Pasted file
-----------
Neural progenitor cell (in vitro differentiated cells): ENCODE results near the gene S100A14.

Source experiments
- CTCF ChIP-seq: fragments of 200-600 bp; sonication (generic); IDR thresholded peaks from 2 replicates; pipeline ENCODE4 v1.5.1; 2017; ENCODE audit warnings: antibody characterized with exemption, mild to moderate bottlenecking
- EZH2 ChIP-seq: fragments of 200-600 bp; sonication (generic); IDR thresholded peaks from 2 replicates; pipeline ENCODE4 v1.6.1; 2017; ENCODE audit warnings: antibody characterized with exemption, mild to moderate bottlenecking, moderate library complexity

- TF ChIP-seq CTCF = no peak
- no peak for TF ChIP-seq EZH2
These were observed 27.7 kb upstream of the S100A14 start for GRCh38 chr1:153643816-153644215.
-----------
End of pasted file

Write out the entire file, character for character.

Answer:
Neural progenitor cell (in vitro differentiated cells): ENCODE results near the gene S100A14.

Source experiments
- CTCF ChIP-seq: fragments of 200-600 bp; sonication (generic); IDR thresholded peaks from 2 replicates; pipeline ENCODE4 v1.5.1; 2017; ENCODE audit warnings: antibody characterized with exemption, mild to moderate bottlenecking
- EZH2 ChIP-seq: fragments of 200-600 bp; sonication (generic); IDR thresholded peaks from 2 replicates; pipeline ENCODE4 v1.6.1; 2017; ENCODE audit warnings: antibody characterized with exemption, mild to moderate bottlenecking, moderate library complexity

- TF ChIP-seq CTCF = no peak
- no peak for TF ChIP-seq EZH2
These were observed 27.7 kb upstream of the S100A14 start for GRCh38 chr1:153643816-153644215.